A couple of weeks ago, I hosted a meetup at Galvanize with a number of other attorneys (signup info for the meetup can be found here). The subject of the meetup was legal issues for crowdfunding and fundraising. We provided background on the new SEC rules for crowdfunding and discussed the ways in which we thought they might be implemented.
The issue that got the lawyers most worked up was the question of what constitutes a general solicitation in the context of a private securities offering.
The question is important because until recently, general solicitation in the context of a securities offering was illegal. Now, in certain limited contexts, it is permitted. But the regulatory burden to comply with securities offerings that have general solicitation (506(c) offerings) is very different from other types of private placemements (506(b) offerings).
What is general solicitation?
According to rule 502(c), general solicitation means any attempt to sell or offer securities that includes:
• any advertisement, article, notice or other communication published in any newspaper, magazine, or similar media or broadcast over television and radio; and
• any seminar or meeting whose attendees have been invited by any general solicitation or general advertising.
Is a pitch day a general solicitation?
This is where things get murky. Pitch events have exploded across every part of startup community. From Techstars demo day, to New Tech, to Angel Pitch events, everywhere you turn, startups are getting out there to promote their products to the general public. And since the exit strategy is so interwoven into the startup process, capital needs get layered into that somewhere.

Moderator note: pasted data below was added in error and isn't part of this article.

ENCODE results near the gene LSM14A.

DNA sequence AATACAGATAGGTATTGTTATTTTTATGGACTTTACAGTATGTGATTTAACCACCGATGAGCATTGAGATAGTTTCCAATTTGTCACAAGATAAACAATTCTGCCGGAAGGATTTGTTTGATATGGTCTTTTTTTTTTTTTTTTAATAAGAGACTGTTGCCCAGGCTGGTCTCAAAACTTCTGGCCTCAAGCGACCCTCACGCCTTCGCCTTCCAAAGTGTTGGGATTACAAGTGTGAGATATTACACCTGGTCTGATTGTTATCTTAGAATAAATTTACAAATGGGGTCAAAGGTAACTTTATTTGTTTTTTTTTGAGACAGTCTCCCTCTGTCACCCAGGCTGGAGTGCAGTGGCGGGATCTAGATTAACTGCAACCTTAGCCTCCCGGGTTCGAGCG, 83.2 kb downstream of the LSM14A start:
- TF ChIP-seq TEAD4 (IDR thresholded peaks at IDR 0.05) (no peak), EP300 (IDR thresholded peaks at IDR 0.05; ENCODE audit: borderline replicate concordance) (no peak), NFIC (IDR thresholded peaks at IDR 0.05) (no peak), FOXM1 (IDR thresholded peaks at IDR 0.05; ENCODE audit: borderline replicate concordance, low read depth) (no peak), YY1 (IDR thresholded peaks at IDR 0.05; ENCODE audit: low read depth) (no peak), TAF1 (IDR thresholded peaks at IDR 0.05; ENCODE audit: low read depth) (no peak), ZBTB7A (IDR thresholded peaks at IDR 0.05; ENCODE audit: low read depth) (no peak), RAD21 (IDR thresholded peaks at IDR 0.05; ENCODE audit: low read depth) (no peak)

But when the “offering of securities” gets brought into the process of pitching, all of the sudden what’s happened is a serious violation of applicable securities laws for raising capital.
When is a pitch day a general solicitation?
My answer to this question is “depends what happens at the pitch day.” If the point of the pitch day is to drum up excitement about a new technology or product, then I think the event is benign. However, if someone includes a slide in the pitch deck that says, “and now that you’ve learned about our product, we’re looking to raise half a million dollars at a $2 million pre-money valuation,” you’ve engaged in general solicitation, and unless you filed a form D with the SEC at least 15 days ago, as of September 23rd, you will have violated securities laws.
The general takeaway is that pitch days should be about pitching your product, not pitching your securities. Pitch your product, make friends, make connections, and then sell your securities through private conversations. Or, know ahead of time that you are planning to file a 506(c) offering, and consult with an attorney to make sure you’re following the right steps.